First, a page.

Saturday, January 5, 2013

Geoff Hendricks' fish story for Fish Story

"My consciousness of global warming is perhaps most pronounced at my farm on Cape Breton Island where first, perhaps a decade ago, the spruce bud worm attacked a lot of the white spruce leaving patches of dead trees in the woods and then a few years ago the spruce bark beetle came along and killed off a lot more of the spruce trees. The winters were just not cold enough to kill the larvae. And last summer the neighbors said the ice never formed in the Gulf of St. Lawrence. It used to be that the people would go out seal hunting on the ice in the winter, and could drive from Port Hood out to Port Hood Island over the frozen harbor. With the spruce dying I haven't been finding the chanterelles in my woods that used to be there. Back in the 70's and 80's I was able to go into the woods and quickly pick a large basket full of chanterelles, and every summer we would dry them, and also pickle them and put them up in mason jars.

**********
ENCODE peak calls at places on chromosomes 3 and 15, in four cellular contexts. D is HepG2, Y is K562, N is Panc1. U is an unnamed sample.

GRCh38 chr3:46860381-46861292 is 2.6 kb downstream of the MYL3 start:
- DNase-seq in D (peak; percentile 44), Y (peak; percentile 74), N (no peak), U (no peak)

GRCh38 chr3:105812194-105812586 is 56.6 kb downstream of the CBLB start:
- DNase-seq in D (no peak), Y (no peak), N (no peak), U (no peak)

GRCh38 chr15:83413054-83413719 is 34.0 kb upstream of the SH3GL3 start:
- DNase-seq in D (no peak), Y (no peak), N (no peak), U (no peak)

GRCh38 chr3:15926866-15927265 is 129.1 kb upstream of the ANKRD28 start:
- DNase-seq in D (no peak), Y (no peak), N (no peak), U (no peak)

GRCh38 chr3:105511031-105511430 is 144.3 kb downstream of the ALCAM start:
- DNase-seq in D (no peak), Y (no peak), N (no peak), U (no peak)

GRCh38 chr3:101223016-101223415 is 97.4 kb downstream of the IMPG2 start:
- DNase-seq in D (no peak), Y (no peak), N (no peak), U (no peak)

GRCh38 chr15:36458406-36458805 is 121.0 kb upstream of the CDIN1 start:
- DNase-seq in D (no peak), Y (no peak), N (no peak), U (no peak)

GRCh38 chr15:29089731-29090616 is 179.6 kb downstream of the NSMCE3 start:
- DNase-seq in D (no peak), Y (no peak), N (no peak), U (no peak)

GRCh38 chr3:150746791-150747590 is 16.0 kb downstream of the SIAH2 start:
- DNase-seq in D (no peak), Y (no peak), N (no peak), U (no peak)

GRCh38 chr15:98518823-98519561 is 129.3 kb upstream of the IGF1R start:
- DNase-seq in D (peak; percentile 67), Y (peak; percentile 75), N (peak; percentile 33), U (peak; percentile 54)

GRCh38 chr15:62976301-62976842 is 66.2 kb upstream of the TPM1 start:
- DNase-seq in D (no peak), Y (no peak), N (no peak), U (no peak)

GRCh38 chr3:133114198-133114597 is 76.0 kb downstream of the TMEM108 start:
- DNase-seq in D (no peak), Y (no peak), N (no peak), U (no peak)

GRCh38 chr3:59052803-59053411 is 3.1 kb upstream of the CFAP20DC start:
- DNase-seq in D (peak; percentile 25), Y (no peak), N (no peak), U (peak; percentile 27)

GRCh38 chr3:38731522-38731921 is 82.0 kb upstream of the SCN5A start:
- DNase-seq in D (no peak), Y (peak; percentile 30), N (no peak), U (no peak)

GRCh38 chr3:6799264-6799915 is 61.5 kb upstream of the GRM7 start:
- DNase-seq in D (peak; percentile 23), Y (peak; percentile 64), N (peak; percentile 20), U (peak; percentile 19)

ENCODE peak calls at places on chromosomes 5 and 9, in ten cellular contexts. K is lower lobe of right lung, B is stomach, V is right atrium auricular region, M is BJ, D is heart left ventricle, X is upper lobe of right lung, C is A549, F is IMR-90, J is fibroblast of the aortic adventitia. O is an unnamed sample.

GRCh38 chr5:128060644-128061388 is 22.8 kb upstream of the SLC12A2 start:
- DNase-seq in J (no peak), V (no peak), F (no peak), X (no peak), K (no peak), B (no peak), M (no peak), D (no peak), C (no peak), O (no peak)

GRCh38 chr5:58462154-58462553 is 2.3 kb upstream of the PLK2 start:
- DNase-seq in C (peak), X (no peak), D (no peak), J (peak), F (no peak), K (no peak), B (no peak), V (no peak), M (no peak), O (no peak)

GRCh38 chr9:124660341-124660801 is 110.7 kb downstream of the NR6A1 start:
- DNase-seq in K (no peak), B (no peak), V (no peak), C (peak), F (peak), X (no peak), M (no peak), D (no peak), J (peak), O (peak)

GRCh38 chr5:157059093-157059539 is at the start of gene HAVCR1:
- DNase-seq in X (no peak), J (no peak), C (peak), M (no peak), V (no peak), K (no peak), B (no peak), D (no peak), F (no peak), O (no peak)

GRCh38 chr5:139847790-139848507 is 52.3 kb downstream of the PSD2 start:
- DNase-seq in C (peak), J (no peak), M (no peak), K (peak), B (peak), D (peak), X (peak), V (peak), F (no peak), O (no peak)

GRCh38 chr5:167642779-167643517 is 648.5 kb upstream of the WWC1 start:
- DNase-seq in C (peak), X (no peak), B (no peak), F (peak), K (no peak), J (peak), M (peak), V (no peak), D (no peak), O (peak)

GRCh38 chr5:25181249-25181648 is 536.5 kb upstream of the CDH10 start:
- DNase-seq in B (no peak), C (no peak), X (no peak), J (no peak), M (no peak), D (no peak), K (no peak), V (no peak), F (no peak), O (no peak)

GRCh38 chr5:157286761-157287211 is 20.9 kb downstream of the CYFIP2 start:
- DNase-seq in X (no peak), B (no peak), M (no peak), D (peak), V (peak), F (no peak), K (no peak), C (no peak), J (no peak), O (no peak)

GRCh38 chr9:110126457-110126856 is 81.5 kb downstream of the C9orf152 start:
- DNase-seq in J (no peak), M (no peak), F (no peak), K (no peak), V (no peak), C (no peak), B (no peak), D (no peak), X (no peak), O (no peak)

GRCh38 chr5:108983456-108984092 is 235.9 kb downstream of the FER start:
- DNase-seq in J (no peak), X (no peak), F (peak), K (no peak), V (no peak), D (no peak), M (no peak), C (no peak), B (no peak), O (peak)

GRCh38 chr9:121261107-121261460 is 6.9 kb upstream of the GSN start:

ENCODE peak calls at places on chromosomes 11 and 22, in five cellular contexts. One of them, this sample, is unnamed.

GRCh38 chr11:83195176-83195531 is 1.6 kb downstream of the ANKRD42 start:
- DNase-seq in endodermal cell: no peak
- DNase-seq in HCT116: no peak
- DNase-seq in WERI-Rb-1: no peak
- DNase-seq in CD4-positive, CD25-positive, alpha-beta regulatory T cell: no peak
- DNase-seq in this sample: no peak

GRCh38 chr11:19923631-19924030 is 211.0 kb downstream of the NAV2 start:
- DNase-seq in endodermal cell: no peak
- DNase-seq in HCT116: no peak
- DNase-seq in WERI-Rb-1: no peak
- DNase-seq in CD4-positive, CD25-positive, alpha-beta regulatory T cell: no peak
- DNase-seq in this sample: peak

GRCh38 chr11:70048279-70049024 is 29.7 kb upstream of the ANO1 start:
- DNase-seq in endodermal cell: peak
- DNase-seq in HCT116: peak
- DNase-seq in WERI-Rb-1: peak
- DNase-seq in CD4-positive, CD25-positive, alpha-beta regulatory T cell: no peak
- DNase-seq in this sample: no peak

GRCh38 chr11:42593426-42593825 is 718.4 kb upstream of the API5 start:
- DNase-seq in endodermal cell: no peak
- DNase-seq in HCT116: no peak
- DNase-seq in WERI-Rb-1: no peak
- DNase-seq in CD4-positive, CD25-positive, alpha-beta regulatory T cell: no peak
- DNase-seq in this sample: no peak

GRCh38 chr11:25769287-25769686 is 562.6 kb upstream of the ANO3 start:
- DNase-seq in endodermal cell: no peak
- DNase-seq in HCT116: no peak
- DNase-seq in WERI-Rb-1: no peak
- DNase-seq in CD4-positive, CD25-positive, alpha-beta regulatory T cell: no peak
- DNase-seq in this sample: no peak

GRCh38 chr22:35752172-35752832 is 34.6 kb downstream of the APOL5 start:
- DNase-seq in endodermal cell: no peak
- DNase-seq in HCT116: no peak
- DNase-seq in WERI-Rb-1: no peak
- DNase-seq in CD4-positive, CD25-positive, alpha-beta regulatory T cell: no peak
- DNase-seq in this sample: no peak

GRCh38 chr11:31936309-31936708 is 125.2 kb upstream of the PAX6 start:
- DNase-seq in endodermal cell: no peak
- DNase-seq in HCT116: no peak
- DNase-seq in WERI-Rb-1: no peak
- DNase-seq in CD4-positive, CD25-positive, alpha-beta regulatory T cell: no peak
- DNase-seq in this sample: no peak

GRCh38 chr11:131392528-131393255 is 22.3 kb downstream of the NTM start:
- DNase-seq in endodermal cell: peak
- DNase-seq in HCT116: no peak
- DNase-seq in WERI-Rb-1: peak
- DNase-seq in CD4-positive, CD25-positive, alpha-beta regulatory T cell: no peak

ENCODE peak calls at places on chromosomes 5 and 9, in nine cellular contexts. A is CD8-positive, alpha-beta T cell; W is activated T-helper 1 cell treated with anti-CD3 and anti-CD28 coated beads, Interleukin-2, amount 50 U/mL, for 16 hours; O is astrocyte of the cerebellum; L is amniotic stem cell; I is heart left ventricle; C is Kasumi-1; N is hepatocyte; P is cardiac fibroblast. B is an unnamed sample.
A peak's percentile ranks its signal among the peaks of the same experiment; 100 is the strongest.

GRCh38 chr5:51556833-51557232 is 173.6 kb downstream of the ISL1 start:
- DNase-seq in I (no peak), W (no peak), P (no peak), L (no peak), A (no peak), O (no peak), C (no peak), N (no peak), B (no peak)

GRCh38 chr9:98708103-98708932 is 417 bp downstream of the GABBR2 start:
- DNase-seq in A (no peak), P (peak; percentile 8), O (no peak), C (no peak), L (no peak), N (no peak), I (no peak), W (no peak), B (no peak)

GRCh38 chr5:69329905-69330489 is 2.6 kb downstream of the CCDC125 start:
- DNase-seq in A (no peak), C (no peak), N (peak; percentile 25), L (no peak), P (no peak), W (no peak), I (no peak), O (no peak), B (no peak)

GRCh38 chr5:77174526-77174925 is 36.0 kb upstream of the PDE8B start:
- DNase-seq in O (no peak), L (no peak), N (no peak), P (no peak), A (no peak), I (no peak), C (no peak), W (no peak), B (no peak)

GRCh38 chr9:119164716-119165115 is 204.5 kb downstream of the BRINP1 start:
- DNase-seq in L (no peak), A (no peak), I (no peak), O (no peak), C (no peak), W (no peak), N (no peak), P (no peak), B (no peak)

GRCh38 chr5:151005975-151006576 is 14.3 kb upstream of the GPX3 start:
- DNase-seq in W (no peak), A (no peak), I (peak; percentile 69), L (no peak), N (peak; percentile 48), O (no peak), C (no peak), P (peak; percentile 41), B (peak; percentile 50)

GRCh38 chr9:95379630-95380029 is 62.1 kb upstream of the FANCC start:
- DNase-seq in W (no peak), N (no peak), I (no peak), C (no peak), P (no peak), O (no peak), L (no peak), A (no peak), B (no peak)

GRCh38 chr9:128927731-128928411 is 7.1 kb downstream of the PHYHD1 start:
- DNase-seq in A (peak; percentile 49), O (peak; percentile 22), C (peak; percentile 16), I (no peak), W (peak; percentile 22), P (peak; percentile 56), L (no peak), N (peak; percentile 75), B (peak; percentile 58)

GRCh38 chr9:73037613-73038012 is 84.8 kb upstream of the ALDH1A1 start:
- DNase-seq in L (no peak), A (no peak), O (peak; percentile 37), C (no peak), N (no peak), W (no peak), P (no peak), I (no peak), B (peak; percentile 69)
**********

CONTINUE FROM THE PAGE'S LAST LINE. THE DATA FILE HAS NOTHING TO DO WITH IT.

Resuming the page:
Could also talk about the water. When we were first coming down to Cape Breton in the 60's the water at the West Mabou beach and in the Gulf of St. Lawrence was clear. Now it's not so clear and jelly fish have come in. Also in the 60's the fishermen would go out and bring in large Hake and Cod. Now they're restricted because of the diminishing stock and one can get smaller hake and cod from the local Fish Co-op caught in the Atlantic on the other side of the Island. Local fishermen will sometimes have some mackerel they've caught."

-Geoff Hendricks

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